This smart, funny novel is about Queenie, a young Jamaican British woman living in London exploring her personal, professional and political identity after an intense and crushing break-up. Queenie is refreshingly honest as she navigates through rough emotional waters, making a lot of mistakes but full of self-insight and strength. Carty-Williams is a compassionate writer who makes Queenie someone you root for from the beginning. For Helen Fielding fans, people are comparing Queenie to Bridget Jones which is a natural comparison but I think Queenie is a distinct character representing a new generation of women in the modern world. I hope this is isn’t the last time we meet her.
This novel is a fictionalized account of the aftermath of a real-life horror story of the rape and assault of hundreds of Mennonite women and girls by a group of men from their own community, a remote colony in Bolivia. The women gather after the men leave for the city to raise and post bail for their brothers to decide whether they escape or stay and forgive. The decision is weighty because in the Mennonite religion forgiveness is dictated--if they don’t absolve the men the women face expulsion or damnation. They have also never left the colony and are illiterate. The conversation, recorded by a man who had formerly been expelled, is like a greek chorus of spiritual and philosophical considerations of justice, trauma, accountability, empowerment, punishment, misogyny and oppression, mixed with the logistical planning for escape from the only world they have ever known. This is a strange and intense novel about a people and ideology I know very little, if anything, about. It is fascinating and terrifying at the same time, leaving you pondering many intense questions.
Full of heart, humor and humanity this memoir about a therapist’s experience in therapy and case studies of her own clients is life-affirming, insightful, sometimes unbearably heart-wrenching (I cried a lot) and a total pleasure to read.
Irish writer Sally Rooney is described as the “Salinger of the Millennial generation”. Conversations with Friends is her first novel about the inter-personal lives of college-aged friends and the affair one has with a married man. This month, Rooney’s new book, Normal People was released to rave reviews so I read it as well. Also about the lives adolescent/college-age friends, this novel explores the dark consequences of childhood abuse and bullying. Both are coming of age novels and definitely reveal character traits often ascribed to the millennial generation--detached, independent, either a-political or radically anti-establishment. Reflecting those traits, these novels take a while to get into--they are very character-drive and Rooney takes times to develop multi-dimensional, complicated people. Who are often very unlikeable but, to the enormous credit of Rooney’s spare, careful writing, you find yourself caring for them very much. These are heavy novels and you won’t feel great after reading them but they will help you understand people and especially the generation born after 1990.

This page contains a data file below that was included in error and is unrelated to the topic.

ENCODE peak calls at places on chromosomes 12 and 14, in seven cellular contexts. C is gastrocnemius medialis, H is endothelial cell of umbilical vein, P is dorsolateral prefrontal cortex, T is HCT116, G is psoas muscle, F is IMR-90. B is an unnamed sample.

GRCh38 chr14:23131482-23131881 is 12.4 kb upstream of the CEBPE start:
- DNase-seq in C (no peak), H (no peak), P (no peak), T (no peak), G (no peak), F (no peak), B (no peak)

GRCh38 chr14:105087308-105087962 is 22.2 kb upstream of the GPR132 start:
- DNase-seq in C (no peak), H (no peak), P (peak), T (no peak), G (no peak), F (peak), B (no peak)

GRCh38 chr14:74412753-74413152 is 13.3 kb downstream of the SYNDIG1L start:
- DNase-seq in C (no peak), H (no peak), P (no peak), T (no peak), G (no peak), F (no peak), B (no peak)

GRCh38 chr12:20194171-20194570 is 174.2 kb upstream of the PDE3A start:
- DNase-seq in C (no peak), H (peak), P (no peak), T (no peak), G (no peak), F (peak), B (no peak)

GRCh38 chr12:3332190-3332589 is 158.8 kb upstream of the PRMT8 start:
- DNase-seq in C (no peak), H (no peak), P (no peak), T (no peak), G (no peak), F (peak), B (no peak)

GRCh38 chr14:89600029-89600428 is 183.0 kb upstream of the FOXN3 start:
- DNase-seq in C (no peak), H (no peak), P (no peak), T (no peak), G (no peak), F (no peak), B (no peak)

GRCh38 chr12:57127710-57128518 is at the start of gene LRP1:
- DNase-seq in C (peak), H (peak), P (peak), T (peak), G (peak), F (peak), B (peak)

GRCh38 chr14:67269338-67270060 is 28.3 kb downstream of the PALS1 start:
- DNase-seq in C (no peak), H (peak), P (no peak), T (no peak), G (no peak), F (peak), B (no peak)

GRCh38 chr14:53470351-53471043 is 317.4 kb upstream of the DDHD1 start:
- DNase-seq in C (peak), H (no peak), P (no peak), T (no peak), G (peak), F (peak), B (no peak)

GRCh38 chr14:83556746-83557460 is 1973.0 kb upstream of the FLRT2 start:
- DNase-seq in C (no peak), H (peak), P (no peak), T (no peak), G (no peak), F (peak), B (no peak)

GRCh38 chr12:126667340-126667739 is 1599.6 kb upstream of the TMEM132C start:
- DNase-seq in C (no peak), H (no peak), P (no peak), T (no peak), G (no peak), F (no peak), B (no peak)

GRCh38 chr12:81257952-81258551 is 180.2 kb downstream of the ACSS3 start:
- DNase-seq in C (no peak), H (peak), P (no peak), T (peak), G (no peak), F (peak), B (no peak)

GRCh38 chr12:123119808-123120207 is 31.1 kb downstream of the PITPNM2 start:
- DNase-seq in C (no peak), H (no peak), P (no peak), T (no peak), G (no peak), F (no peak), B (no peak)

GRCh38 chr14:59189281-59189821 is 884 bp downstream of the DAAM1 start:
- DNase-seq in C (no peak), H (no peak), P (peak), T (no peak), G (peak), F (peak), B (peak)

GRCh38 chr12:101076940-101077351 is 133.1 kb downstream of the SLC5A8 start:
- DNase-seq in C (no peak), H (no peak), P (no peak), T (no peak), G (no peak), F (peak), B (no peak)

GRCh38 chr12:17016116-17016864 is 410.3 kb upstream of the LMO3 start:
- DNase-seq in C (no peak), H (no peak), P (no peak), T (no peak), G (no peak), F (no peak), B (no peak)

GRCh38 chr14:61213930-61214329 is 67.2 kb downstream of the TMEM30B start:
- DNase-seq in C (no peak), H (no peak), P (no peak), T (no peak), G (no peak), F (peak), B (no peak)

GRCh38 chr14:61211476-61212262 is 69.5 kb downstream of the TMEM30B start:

If you've ever watched Strike Back on Cinemax, Seal Team Six, Hunt the Viper, is the written version. Great non-stop action plus insight into all sides of the conflicts. Tom Crocker and his men are in Northern Syria near the Turkish Border fighting ISIS when Sheik al-Sufi, aka The Viper, kidnaps an American nurse, Dayna Hood, working with Doctors Without Borders. Her friend and co-worker, Severine Tessier, a French Entomologist who has close feelings for Crocker tries to find her before she is executed by The Viper. Crocker and his men go against direct orders to stay away from the conflict until more intel is found on the whereabouts of Hood, but of course, they know if they wait even a second she could be dead. You'll have to read this fast action book to find out what happens.
Great debut novel about the inner guilt passed on from parents to children. We focus on little Katie Gregory and her best friend Lulu who summer together in “upstate” NY (well upstate from NYC which in this case is the Catskills). Lulu is practically adopted by her family every summer. Then when the girls hit 16, everything goes wrong. Her friend Lulu accuses her father of (statutory) rape when she goes back to school and there's a trial and testimony and somehow Katie blames herself because she 'stole' Jack the boy she and Lulu pined for. She thinks Lulu levels the accusation as revenge. The book depicts the inner torment for Katie as well as Lulu and the whole Gregory family. A good read also for its message about consent.
Always a good book when it's by the FOXY Lady of Australia! Candice Fox is skyrocketing up the charts “Down Under” as well as here in the good ole US of A, especially when she teams up with the writing machine known as James Patterson. Another #1 NY Times best-seller list entrant. This is Harriet Blue (#3) back again to take on her nemesis, the sicko Serial Killer Reagan Banks, who not only set up her brother to take the fall for his crimes but then murdered him! Harry is leaving nothing to chance so she goes all vigilante-like in an attempt to kill the “barstard!” Teaming up with her are her old partners, Whitt and Tox, each with personal problems of their own, as well as her boss, “Pops,” who's been sidelined by the new chief because he can't control Harry. Throw in psycho psychologist Vada, who somehow teamed up with Reagan in prison (she impersonates a detective and 'teams' up with Whitt to throw off the crew and keep Reagan free and clear) and you've got the makings of an edge-of-your-seat thriller. A must read.